The binarizing process may involve the following: a case where a threshold value is determined for all of the input images, a case where a threshold value is determined for the entire reading area, a case where a threshold value is determined for each character line, and a case where a threshold value is determined for each of smaller areas. When a binarizing threshold value is determined for wide areas, characters are liable to be blurred in one area and to be covered in another area. Conversely, when the area to be binarized is too small, the area may not be binarized properly. Therefore, it is desirable that the area to be binarized should be divided into suitable pieces and the threshold process be performed for these divided pieces.

The image binarized at the binarization circuit 5 is separated by a character sensing and severing circuit 6 into characters according to the labeling and projection information. The character sensing and severing circuit also integrates separated characters into one character or severs a contact character into separate characters. The characters which are separated are collated with character patterns in a character dictionary 8 at a recognition circuit 7, which obtains character candidates by classifying the separated characters into several categories most similar to them.

A knowledge processing circuit 9 collates words with a knowledge dictionary 10 and constructs address information, for example. The knowledge dictionary 10 is a dictionary for word collation with the object Q to be read. For example, when the character reading apparatus 1 is used as a mail processing apparatus, address information is stored in the knowledge dictionary.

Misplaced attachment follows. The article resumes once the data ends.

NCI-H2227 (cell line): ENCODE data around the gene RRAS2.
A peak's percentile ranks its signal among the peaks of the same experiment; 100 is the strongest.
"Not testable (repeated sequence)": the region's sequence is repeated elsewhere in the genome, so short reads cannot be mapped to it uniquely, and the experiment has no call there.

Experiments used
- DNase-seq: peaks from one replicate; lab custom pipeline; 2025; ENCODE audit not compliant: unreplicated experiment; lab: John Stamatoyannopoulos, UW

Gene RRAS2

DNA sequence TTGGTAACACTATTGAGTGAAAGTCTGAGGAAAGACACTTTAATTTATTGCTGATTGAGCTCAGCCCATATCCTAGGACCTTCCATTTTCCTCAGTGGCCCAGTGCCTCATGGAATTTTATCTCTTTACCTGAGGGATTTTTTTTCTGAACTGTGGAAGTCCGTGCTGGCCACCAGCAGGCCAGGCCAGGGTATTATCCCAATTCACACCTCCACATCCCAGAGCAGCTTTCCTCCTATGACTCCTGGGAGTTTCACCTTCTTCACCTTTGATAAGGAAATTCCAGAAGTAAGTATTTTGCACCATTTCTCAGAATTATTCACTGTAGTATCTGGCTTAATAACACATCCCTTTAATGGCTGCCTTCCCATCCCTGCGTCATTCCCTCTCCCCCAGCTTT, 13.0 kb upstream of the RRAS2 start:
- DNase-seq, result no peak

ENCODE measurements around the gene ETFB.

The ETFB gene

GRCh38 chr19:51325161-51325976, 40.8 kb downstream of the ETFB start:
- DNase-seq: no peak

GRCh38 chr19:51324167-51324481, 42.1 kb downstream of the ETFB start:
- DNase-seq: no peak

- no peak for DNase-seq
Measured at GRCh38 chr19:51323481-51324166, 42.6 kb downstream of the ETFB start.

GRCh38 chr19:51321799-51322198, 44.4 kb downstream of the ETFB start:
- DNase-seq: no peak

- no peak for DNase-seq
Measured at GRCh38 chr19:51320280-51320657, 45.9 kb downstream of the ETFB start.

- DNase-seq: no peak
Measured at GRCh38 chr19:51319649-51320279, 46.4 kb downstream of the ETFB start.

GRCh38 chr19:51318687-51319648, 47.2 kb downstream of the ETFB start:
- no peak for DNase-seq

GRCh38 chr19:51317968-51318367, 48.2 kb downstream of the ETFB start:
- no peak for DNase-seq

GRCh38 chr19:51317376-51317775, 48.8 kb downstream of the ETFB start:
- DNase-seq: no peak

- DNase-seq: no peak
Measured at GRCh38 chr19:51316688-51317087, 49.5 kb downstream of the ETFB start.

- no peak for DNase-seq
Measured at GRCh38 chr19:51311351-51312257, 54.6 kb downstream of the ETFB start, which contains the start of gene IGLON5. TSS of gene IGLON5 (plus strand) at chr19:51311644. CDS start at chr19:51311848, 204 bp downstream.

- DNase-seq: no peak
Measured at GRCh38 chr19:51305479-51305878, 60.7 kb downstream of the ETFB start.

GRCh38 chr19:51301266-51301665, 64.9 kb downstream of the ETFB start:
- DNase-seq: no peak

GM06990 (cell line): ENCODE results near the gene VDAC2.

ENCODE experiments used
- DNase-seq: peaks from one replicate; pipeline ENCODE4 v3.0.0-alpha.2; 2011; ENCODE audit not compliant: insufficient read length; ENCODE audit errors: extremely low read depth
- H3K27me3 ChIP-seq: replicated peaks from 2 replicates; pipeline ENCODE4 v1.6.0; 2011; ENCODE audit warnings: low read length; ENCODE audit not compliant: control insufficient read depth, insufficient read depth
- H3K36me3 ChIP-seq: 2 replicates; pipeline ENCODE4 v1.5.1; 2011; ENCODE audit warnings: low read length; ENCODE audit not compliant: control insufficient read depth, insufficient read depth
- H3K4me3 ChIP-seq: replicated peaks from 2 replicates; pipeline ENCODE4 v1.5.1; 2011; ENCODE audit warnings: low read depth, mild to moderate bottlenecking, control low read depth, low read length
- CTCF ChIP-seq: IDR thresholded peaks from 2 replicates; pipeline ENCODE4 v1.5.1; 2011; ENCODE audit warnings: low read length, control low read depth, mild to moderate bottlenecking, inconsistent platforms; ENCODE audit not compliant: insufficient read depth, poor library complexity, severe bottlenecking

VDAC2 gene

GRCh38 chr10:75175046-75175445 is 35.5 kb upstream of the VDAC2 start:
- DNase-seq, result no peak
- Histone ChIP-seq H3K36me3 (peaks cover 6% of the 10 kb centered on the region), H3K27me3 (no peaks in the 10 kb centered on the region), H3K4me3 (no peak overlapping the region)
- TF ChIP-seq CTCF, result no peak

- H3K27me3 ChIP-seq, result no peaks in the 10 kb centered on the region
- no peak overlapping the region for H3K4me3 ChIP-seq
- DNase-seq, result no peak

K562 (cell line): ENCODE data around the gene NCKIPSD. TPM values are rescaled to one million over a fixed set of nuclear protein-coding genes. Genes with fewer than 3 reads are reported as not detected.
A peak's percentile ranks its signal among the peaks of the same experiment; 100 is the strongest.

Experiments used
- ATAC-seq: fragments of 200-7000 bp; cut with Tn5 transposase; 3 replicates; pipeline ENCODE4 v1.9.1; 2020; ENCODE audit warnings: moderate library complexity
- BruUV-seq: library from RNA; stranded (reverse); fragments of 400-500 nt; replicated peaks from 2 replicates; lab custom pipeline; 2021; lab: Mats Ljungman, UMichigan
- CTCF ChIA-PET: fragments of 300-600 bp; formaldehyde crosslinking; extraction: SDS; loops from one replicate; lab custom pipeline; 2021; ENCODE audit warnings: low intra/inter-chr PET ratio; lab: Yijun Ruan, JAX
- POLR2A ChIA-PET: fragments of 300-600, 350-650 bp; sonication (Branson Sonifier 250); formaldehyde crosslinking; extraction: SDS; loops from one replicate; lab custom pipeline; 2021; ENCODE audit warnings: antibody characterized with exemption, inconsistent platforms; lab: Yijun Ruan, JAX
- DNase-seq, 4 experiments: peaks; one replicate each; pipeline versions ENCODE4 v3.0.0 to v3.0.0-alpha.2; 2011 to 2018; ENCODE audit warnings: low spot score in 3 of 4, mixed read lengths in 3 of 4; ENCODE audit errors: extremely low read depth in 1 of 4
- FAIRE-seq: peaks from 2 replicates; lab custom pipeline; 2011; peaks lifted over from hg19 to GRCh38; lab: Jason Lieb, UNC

The reading result of the knowledge processing circuit 9 is sent to a reading result processing circuit 11. For example, if the character reading apparatus 1 is used as a mail processing apparatus, the reading result processing circuit performs the process of transporting the mails to the delivery zone slots provided by address. If the character reading apparatus 1 is used as a bill reading apparatus, the reading result processing circuit performs the process of displaying the reading result on a display or the like, and storing it in files.

The binarization method of the present invention is applied to the binarization circuit 5 of FIG. 1. Hereinafter, the binarization method will be explained.

In the following explanation, it is assumed that each pixel of images is darker, the smaller its density value is, and that each pixel of images is lighter, the larger its density value is.

First, a first binarization method will be explained. Hereinafter, the first binarization method is referred to as a binarization threshold determining method using the density distribution in the edge area or an edge binarization method.

In the edge binarization method, when the difference between the density values of two adjacent pixels has exceeded a threshold value in the input image, the pixels are determined to be an edge forming the boundary between two areas differing in light and shade. The same is done for all of the remaining pixels to extract the edge area. Then, the density distribution in the extracted edge area is obtained so as to interpolate between the density values of two pixels the difference of which has been computed in obtaining the edge. The density value that almost maximizes the value of the density distribution is determined to be a binarization threshold. Namely, the edge binarization method is a binarization method based on the assumption that the optimum binarization threshold lies in the density values within the edge.